A House of Commons research paper has detailed the spending so far undertaken by the Dreadnought programme.
The paper, entitled ‘Replacing the UK’s Nuclear Deterrent: Progress of the Dreadnought Class’ is presented as an analysis of the programme and was published this week.
According to the paper, approximately £4.8 billion had been allocated to the concept and assessment phases of the programme (£905 million and £3.9 billion respectively). Several long-lead items, including the steel for the first submarine and items relating to the propulsion system, were contracted for under this phase of spending according to the research paper.
In its 2016 Update to Parliament the MoD confirmed that, by the end of 2016, they had spent approximately £2.5 billion of its assessment phase funds. It also confirmed that, due to the long-lead nature of some of the goods and services under contract, payments for items procured during the assessment phase will continue through to 2023.
At the start of Delivery Phase 1 two contracts were awarded for work going forward notes the paper:
• £986 million for platform construction
• £277 million for continuing design work, purchasing materials and long lead items and investing in facilities at Barrow.
According to the research paper:
“Up to the end of March 2017 the MOD had also spent £157.6 million on Trident Service-Life Extensions project, thus far. In its January 2018 assessment of the MOD’s Equipment Plan, the National Audit Office raised concerns over the impact of nuclear-related projects, including Dreadnought, on the Department’s overall equipment spend:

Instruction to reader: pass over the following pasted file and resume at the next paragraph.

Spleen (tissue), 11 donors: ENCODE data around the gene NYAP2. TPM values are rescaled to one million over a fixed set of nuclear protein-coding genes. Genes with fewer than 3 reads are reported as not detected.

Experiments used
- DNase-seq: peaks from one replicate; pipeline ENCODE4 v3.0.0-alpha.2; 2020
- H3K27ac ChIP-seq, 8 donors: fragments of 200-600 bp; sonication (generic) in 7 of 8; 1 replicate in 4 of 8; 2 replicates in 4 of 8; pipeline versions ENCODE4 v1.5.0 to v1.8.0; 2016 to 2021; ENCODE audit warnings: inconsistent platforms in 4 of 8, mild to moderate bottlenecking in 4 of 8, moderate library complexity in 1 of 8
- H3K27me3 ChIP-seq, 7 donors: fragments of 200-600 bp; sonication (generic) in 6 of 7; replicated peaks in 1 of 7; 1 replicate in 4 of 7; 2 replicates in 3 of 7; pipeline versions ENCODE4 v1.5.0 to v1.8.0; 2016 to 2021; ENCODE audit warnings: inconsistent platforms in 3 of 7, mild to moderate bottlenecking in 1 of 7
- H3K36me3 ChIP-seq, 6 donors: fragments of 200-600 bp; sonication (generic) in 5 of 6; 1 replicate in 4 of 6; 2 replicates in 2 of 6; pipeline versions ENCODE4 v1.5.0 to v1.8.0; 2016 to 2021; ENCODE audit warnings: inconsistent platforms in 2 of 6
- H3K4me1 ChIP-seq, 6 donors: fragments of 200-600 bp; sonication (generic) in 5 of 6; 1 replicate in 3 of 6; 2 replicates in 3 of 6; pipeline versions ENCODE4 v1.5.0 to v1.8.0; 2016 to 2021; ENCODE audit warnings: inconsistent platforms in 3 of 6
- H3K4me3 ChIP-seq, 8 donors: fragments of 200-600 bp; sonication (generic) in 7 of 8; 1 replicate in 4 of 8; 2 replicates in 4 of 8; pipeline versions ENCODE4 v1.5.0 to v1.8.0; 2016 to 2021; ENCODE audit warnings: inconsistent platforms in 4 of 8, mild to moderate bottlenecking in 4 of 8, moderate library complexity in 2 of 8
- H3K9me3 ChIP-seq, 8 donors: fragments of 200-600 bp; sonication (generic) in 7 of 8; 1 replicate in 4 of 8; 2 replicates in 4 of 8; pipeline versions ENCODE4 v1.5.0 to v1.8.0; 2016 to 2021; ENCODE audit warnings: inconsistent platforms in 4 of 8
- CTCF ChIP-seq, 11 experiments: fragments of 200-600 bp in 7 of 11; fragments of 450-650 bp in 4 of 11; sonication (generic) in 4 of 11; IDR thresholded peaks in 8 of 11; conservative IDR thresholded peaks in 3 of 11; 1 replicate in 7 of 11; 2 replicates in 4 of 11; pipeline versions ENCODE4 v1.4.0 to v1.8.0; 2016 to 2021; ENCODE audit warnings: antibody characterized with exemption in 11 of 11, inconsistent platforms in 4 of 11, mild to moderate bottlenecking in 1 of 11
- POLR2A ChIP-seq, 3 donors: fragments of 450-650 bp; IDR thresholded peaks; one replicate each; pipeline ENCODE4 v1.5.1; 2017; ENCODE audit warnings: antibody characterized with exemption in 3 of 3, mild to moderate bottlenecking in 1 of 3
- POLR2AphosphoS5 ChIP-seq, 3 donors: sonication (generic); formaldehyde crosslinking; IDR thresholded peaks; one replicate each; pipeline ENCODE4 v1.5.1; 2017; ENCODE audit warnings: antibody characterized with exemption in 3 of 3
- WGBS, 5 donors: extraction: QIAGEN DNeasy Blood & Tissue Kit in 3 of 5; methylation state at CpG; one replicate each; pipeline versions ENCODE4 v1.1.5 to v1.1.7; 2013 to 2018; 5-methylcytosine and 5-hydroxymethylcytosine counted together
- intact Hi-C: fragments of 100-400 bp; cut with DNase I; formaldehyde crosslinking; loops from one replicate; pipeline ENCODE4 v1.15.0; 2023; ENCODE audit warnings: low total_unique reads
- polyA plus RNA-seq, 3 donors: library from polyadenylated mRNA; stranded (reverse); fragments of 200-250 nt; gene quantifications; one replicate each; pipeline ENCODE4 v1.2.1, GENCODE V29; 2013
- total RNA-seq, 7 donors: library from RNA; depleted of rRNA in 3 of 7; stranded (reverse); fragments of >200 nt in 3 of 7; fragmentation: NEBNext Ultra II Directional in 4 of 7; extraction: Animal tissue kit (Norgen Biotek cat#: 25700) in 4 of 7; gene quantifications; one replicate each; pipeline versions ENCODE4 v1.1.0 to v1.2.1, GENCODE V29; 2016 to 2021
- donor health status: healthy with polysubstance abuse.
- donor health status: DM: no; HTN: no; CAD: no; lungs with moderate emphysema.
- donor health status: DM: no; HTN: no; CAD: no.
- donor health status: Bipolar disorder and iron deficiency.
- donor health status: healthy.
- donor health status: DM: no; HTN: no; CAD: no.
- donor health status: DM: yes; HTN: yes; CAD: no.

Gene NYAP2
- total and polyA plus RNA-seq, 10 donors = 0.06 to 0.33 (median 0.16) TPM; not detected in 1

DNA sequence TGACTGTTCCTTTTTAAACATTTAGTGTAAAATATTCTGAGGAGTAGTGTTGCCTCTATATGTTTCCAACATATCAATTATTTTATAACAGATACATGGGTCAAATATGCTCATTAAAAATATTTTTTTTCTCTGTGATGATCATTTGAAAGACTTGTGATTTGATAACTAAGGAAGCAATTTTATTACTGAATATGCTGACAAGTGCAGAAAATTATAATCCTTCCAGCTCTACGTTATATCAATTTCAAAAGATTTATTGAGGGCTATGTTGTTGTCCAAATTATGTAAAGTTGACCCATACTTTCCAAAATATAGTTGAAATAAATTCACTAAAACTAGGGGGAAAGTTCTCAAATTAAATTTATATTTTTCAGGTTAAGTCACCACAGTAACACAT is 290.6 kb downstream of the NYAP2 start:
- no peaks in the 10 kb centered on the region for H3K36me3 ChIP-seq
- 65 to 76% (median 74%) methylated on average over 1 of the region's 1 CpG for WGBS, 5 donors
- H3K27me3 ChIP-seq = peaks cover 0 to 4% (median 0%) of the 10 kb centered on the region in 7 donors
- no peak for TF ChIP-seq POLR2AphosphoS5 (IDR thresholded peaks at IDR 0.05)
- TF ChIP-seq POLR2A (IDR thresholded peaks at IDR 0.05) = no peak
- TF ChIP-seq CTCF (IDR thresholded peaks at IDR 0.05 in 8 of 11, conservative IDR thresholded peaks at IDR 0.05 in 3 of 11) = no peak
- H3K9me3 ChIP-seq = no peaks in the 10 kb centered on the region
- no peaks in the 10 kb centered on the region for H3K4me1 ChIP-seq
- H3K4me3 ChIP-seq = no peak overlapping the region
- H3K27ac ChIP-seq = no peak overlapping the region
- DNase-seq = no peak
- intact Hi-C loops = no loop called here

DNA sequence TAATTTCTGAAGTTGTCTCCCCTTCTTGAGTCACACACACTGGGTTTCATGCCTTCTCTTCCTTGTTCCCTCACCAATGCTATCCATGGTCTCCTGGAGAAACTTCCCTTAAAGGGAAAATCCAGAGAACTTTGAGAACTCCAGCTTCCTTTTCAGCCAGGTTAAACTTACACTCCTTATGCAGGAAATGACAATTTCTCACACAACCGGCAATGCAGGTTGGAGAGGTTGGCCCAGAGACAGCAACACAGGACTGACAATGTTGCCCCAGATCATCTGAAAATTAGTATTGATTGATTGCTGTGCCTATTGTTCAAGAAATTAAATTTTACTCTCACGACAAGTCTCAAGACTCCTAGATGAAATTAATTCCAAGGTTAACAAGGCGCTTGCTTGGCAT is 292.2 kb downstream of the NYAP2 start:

Nuclear-related projects (the nuclear enterprise) represent around a quarter of the Plan. They are inherently complex projects and, because of their size, have the potential to destabilise the wider plan. In particular, the Dreadnought project accounts for a significant proportion of the estimated cost of buying equipment in the Plan.
Nuclear-related project costs continue to grow and forecast costs are higher than those shown in the Plan. Nuclear-related projects could destabilise the Plan because of their size and complexity. Our project testing has shown that costs for the Dreadnought and Astute projects have increased by £941 million since the 2016 Plan. The Department is reviewing the reliability of forecast costs for all of its nuclear projects and expects that updated costs as a result of this exercise will be incorporated into the 2018 to 2028 Plan.”
“At, potentially, £41 billion the Dreadnought programme is one of the most expensive Government projects going forward. It is a project that has around twice the budget of Crossrail, and three times the budget of the London Olympics.
With respect to departmental spending, the running costs of the nuclear deterrent (presently around £2.2billion per year) is often compared to the benefits bill, or NHS spending. The £2.2bn spent on maintaining the nuclear deterrent per year is roughly equivalent to £42m per week, or around £34 per person per year.
Alternatively, £2.2 billion a year is roughly equivalent to what is spent on Income Support, Statutory Maternity Pay, Carer’s Allowance, or Winter Fuel Payments (each of which are around £2 – £2.8 billion per year). According the Treasury’s Spending Review 2015, the planned spend on the costs of providing health care (including the NHS) in 2017/18 is £120.1bn. This equates to around £2.3bn per week.”